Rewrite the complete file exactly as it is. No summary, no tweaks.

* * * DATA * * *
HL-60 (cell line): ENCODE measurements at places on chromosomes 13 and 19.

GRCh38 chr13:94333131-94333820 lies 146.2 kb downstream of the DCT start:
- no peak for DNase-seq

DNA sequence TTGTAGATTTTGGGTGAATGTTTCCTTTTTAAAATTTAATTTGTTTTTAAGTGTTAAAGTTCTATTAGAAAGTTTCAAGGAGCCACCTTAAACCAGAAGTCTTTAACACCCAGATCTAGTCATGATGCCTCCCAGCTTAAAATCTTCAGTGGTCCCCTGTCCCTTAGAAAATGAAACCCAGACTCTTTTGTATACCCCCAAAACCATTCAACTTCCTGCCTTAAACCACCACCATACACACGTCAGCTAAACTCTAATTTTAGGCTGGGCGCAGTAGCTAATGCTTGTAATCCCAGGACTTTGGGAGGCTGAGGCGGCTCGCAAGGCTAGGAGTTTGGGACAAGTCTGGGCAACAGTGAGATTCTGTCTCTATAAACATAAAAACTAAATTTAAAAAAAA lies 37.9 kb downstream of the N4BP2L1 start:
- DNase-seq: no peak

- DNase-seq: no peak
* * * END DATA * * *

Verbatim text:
HL-60 (cell line): ENCODE measurements at places on chromosomes 13 and 19.

GRCh38 chr13:94333131-94333820 lies 146.2 kb downstream of the DCT start:
- no peak for DNase-seq

DNA sequence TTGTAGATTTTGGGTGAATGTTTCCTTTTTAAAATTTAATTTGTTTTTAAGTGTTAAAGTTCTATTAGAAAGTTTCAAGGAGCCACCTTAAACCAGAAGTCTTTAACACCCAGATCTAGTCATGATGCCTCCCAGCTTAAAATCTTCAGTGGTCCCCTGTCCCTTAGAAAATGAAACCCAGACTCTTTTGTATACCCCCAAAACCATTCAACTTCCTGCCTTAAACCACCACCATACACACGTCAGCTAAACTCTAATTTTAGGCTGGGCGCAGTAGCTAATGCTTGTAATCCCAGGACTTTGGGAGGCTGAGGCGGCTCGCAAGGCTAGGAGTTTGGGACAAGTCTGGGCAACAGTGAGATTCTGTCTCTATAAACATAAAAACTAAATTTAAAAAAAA lies 37.9 kb downstream of the N4BP2L1 start:
- DNase-seq: no peak

- DNase-seq: no peak